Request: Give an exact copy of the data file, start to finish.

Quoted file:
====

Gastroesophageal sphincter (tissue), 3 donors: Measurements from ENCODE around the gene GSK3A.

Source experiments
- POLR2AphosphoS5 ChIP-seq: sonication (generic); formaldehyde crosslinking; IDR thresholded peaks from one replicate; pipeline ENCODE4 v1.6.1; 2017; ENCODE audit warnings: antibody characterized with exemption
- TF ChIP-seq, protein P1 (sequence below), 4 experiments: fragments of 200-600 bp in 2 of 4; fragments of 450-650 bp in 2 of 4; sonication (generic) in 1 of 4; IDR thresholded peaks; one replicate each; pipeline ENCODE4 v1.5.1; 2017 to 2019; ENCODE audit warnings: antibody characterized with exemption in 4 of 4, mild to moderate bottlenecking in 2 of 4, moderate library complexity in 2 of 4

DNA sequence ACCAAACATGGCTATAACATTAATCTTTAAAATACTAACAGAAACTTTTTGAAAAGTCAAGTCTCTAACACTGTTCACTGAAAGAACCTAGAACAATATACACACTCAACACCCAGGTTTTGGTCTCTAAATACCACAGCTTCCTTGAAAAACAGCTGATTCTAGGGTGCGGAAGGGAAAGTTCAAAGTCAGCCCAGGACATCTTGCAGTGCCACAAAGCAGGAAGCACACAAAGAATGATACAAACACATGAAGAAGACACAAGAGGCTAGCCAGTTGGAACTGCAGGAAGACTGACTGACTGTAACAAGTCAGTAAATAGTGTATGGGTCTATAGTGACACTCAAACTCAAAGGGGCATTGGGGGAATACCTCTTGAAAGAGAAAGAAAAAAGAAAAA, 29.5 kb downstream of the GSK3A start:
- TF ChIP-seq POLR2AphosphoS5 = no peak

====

Gastroesophageal sphincter (tissue), 3 donors: Measurements from ENCODE around the gene GSK3A.

Source experiments
- POLR2AphosphoS5 ChIP-seq: sonication (generic); formaldehyde crosslinking; IDR thresholded peaks from one replicate; pipeline ENCODE4 v1.6.1; 2017; ENCODE audit warnings: antibody characterized with exemption
- TF ChIP-seq, protein P1 (sequence below), 4 experiments: fragments of 200-600 bp in 2 of 4; fragments of 450-650 bp in 2 of 4; sonication (generic) in 1 of 4; IDR thresholded peaks; one replicate each; pipeline ENCODE4 v1.5.1; 2017 to 2019; ENCODE audit warnings: antibody characterized with exemption in 4 of 4, mild to moderate bottlenecking in 2 of 4, moderate library complexity in 2 of 4

DNA sequence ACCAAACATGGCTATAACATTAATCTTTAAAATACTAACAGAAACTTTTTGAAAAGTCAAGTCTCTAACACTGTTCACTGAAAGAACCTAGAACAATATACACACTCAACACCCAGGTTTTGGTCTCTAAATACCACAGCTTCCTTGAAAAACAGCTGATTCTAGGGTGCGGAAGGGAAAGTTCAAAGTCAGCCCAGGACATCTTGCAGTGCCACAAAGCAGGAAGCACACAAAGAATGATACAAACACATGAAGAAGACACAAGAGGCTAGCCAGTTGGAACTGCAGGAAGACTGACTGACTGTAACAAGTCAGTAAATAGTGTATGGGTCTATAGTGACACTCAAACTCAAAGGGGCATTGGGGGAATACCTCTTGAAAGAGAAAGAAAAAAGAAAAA, 29.5 kb downstream of the GSK3A start:
- TF ChIP-seq POLR2AphosphoS5 = no peak